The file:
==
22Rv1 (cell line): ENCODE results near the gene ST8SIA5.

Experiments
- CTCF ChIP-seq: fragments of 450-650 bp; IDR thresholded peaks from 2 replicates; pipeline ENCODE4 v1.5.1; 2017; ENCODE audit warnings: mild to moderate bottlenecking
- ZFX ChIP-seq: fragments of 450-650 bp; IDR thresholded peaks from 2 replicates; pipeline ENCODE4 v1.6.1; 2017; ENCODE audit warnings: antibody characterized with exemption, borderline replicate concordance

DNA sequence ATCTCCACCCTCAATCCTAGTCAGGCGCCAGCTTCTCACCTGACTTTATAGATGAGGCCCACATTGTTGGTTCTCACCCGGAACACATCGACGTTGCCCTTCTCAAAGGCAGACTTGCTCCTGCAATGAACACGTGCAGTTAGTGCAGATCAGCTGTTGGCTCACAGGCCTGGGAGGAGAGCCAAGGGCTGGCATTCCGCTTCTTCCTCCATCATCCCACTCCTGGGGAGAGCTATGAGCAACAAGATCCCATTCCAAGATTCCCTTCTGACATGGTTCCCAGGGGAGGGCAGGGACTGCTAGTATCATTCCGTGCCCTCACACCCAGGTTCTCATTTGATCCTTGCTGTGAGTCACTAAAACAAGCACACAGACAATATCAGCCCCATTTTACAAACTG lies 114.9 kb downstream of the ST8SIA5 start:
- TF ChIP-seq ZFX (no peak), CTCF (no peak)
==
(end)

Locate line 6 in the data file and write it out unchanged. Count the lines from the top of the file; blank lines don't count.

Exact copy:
- TF ChIP-seq ZFX (no peak), CTCF (no peak)